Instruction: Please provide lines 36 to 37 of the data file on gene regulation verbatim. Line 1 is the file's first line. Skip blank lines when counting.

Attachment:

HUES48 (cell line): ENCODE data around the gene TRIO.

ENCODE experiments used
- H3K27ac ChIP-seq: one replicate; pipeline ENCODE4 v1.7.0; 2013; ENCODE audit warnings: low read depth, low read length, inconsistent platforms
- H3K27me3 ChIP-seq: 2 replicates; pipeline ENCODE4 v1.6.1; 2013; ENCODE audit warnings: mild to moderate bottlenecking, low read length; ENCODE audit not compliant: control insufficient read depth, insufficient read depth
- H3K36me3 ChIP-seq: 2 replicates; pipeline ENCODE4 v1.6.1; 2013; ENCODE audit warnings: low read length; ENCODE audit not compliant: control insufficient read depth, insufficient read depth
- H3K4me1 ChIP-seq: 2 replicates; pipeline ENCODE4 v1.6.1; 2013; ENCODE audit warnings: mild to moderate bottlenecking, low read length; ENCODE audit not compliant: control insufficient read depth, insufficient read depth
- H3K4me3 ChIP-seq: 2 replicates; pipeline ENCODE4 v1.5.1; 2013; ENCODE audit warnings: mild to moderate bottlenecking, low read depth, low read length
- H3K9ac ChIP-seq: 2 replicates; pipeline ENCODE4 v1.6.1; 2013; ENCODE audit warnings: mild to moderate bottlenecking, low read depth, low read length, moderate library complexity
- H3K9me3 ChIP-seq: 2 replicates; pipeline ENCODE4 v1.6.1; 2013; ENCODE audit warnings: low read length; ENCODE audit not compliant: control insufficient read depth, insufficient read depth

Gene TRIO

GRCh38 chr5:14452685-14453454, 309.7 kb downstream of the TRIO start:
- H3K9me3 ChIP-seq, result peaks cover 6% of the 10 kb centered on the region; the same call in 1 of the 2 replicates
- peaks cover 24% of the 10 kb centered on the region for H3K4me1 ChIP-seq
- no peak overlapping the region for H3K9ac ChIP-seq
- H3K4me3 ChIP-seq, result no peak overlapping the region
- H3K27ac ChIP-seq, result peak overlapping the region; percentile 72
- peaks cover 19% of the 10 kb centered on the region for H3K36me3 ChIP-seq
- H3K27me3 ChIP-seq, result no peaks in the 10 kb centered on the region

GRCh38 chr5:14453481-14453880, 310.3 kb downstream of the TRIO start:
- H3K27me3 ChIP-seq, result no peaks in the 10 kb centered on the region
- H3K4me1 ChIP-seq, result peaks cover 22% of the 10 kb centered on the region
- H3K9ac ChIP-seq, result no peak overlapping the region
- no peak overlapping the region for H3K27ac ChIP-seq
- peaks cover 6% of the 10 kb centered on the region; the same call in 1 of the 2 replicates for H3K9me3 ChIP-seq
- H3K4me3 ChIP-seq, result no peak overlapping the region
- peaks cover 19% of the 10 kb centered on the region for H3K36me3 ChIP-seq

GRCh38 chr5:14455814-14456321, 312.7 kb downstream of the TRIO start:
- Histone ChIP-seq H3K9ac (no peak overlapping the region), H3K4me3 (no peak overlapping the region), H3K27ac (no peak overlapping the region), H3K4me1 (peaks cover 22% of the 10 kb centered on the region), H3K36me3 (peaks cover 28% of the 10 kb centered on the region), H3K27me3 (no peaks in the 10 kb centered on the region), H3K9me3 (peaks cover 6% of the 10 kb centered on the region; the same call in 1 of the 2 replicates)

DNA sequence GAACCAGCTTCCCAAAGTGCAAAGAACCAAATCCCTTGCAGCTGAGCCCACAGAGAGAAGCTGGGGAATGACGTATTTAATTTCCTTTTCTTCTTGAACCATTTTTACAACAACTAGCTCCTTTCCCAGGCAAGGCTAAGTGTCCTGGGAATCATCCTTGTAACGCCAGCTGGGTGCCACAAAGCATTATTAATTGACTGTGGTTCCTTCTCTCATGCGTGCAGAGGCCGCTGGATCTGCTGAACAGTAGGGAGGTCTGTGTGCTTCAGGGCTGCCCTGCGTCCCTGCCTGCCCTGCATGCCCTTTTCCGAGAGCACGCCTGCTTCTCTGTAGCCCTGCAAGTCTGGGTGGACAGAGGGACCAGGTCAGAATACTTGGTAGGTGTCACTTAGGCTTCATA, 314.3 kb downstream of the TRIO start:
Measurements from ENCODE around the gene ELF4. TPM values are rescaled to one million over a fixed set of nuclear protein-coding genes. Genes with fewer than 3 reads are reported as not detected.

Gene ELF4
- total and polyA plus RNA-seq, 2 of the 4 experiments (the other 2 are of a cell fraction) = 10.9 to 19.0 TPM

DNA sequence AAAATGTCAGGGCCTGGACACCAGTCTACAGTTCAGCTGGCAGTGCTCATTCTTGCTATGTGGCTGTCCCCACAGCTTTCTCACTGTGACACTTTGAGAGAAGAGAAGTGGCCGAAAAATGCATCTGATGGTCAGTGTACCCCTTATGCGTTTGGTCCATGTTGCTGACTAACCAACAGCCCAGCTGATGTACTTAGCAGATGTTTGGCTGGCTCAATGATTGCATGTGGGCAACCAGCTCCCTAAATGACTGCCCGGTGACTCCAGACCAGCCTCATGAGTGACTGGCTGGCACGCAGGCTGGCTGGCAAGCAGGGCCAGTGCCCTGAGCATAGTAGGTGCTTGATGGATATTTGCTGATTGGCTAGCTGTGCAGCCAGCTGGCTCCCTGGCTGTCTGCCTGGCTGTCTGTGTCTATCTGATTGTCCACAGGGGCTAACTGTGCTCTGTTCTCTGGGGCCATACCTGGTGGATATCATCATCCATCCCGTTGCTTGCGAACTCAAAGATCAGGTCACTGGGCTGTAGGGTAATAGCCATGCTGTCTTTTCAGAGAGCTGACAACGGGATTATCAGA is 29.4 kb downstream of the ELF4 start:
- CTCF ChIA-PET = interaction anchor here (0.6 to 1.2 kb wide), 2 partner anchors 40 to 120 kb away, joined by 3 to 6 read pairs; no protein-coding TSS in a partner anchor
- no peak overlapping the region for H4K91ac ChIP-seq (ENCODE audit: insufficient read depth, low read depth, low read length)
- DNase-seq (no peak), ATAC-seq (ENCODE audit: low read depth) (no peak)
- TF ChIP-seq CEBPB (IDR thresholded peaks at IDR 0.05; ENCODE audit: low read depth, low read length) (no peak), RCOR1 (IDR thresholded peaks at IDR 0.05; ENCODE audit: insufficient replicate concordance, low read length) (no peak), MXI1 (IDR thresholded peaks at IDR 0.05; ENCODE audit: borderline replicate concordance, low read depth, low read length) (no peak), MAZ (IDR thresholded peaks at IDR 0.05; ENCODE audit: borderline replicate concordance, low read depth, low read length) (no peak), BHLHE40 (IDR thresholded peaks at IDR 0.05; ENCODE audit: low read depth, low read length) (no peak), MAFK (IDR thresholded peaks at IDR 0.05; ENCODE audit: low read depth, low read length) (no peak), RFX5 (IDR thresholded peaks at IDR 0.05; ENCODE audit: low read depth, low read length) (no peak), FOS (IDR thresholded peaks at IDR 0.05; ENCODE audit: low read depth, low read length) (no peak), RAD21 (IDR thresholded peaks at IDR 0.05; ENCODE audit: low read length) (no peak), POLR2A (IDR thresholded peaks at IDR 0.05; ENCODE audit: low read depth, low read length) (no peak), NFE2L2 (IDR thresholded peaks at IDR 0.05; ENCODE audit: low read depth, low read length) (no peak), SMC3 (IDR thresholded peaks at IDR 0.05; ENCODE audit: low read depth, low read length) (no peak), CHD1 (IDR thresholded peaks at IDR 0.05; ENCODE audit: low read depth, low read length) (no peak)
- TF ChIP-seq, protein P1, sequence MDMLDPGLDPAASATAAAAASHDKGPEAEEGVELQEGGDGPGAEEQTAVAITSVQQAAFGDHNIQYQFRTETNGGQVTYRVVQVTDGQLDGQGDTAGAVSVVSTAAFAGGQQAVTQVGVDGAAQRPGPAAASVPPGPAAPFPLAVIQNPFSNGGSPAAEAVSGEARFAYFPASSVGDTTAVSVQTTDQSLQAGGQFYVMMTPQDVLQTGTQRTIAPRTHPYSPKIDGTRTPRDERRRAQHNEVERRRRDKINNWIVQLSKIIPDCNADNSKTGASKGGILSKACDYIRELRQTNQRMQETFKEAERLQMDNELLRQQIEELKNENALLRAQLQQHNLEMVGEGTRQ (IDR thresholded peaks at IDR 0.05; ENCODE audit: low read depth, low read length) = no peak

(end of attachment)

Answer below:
- DNase-seq (no peak), ATAC-seq (ENCODE audit: low read depth) (no peak)
- TF ChIP-seq CEBPB (IDR thresholded peaks at IDR 0.05; ENCODE audit: low read depth, low read length) (no peak), RCOR1 (IDR thresholded peaks at IDR 0.05; ENCODE audit: insufficient replicate concordance, low read length) (no peak), MXI1 (IDR thresholded peaks at IDR 0.05; ENCODE audit: borderline replicate concordance, low read depth, low read length) (no peak), MAZ (IDR thresholded peaks at IDR 0.05; ENCODE audit: borderline replicate concordance, low read depth, low read length) (no peak), BHLHE40 (IDR thresholded peaks at IDR 0.05; ENCODE audit: low read depth, low read length) (no peak), MAFK (IDR thresholded peaks at IDR 0.05; ENCODE audit: low read depth, low read length) (no peak), RFX5 (IDR thresholded peaks at IDR 0.05; ENCODE audit: low read depth, low read length) (no peak), FOS (IDR thresholded peaks at IDR 0.05; ENCODE audit: low read depth, low read length) (no peak), RAD21 (IDR thresholded peaks at IDR 0.05; ENCODE audit: low read length) (no peak), POLR2A (IDR thresholded peaks at IDR 0.05; ENCODE audit: low read depth, low read length) (no peak), NFE2L2 (IDR thresholded peaks at IDR 0.05; ENCODE audit: low read depth, low read length) (no peak), SMC3 (IDR thresholded peaks at IDR 0.05; ENCODE audit: low read depth, low read length) (no peak), CHD1 (IDR thresholded peaks at IDR 0.05; ENCODE audit: low read depth, low read length) (no peak)